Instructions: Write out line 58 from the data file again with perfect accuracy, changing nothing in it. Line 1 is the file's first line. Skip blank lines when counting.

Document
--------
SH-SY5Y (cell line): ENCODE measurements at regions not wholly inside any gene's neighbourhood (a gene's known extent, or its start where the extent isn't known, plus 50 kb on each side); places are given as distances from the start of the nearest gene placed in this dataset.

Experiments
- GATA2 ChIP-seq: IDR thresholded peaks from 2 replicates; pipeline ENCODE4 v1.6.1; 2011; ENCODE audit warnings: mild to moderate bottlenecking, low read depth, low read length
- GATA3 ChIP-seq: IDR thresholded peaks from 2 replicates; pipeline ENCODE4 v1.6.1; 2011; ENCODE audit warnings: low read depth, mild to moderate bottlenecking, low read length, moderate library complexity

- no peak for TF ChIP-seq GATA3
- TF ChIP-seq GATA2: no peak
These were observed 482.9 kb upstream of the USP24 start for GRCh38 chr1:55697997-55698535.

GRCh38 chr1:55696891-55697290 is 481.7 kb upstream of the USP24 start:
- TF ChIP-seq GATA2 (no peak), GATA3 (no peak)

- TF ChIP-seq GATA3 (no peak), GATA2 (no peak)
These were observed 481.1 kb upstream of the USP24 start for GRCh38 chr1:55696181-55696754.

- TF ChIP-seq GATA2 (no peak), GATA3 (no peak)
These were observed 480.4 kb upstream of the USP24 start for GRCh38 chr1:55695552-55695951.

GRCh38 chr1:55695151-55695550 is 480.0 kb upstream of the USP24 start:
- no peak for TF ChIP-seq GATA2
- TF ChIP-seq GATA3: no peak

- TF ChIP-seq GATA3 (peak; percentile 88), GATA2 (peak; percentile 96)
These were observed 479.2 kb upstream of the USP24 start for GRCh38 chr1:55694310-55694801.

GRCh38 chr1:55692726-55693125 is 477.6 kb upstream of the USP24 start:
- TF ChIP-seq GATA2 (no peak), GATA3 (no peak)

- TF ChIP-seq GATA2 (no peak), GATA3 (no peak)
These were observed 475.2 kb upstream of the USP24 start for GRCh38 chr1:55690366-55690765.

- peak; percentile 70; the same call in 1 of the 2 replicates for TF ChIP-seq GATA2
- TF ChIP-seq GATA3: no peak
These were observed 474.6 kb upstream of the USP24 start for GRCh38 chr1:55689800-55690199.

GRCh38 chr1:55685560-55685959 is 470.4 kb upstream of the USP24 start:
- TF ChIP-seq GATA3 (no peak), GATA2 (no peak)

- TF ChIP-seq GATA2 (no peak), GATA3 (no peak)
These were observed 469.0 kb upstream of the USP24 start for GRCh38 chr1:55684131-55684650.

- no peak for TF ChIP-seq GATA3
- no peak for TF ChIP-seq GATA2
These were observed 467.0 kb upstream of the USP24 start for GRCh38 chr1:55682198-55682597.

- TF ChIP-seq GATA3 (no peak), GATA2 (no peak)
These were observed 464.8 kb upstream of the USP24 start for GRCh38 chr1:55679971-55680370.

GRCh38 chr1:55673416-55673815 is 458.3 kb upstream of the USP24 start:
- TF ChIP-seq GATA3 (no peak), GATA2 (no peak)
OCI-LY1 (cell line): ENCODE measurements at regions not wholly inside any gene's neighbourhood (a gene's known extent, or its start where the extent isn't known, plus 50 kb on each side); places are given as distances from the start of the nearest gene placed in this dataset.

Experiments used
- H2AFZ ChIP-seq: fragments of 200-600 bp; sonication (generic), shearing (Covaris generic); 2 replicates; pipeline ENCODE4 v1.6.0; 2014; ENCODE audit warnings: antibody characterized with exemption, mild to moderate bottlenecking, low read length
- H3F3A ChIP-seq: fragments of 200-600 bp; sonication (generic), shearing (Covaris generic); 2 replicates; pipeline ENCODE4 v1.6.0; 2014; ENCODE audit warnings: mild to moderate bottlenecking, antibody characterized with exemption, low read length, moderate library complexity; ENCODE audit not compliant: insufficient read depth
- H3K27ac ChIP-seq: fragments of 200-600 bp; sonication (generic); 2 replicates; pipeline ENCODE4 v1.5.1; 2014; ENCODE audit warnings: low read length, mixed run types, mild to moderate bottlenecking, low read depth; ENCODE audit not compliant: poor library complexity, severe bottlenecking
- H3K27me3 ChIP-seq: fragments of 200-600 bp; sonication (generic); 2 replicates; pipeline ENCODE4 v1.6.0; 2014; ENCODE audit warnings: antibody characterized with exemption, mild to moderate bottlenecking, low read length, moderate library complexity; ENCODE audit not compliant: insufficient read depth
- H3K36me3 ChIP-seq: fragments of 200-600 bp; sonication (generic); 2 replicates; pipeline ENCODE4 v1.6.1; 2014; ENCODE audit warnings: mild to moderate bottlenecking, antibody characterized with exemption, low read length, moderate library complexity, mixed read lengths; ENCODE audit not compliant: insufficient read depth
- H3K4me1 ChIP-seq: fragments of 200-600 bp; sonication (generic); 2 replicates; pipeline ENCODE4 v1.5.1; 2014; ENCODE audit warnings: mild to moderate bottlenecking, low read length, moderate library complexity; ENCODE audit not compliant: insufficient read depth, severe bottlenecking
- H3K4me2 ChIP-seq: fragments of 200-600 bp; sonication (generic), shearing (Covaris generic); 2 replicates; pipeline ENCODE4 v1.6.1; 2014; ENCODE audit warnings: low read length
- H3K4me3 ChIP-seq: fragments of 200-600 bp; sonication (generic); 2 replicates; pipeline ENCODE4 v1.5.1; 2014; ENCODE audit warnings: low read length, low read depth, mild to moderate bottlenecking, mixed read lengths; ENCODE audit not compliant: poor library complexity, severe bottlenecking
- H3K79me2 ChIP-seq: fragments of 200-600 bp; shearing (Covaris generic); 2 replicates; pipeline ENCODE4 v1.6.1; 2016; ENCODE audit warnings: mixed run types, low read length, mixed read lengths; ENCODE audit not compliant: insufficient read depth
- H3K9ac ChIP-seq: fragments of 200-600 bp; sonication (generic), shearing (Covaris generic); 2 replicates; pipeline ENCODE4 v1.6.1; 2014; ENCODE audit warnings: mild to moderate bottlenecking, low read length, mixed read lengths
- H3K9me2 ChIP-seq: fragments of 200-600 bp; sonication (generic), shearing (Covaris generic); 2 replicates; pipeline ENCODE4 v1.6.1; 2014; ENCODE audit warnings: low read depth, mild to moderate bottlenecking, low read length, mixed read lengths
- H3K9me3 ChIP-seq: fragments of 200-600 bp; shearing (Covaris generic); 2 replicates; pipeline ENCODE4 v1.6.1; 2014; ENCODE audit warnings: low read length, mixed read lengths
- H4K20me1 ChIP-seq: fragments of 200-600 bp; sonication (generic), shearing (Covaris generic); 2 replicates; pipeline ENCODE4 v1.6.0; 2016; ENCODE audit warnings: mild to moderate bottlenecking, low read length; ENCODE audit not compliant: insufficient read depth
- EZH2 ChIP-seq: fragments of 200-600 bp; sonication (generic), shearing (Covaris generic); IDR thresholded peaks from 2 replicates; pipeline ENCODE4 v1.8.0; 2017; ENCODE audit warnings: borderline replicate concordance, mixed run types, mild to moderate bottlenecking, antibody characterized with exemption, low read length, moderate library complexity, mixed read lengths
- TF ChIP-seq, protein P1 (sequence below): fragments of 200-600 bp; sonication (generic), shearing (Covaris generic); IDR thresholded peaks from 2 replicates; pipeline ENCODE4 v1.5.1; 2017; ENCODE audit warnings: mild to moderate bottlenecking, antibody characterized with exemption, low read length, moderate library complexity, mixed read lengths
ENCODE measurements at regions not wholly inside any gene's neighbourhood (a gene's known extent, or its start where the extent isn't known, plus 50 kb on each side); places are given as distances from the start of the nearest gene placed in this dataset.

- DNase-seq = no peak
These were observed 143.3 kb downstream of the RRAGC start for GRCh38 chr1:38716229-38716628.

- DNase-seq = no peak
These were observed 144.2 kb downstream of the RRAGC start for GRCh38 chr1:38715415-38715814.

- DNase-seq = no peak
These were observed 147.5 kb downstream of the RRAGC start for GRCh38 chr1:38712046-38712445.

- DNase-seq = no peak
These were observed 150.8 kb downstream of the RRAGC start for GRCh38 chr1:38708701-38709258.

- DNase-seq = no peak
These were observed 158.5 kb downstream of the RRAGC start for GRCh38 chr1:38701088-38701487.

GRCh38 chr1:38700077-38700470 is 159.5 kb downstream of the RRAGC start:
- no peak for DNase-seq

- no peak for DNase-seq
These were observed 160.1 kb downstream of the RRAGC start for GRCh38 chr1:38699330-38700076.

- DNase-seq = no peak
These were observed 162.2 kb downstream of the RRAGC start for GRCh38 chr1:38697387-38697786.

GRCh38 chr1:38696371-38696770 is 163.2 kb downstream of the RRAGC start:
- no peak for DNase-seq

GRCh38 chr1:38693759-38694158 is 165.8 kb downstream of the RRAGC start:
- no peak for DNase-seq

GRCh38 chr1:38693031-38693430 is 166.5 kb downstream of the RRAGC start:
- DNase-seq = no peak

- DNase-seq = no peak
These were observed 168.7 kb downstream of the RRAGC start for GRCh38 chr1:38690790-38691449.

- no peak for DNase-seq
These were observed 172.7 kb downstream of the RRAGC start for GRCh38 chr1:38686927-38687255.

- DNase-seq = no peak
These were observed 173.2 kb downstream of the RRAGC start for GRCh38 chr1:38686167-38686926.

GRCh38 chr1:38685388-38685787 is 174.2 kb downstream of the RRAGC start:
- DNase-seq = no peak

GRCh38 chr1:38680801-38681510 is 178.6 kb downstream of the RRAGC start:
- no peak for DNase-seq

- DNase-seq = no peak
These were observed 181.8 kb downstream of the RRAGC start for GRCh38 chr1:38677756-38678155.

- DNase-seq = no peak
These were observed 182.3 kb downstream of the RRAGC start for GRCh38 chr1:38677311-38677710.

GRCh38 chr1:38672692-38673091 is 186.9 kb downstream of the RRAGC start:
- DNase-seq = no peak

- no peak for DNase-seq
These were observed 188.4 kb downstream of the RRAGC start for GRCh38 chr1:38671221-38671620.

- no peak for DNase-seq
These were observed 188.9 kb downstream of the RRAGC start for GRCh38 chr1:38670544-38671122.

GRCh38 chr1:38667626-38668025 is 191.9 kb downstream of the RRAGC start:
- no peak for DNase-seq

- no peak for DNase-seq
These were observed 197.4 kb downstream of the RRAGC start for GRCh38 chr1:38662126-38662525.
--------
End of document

These were observed 144.2 kb downstream of the RRAGC start for GRCh38 chr1:38715415-38715814.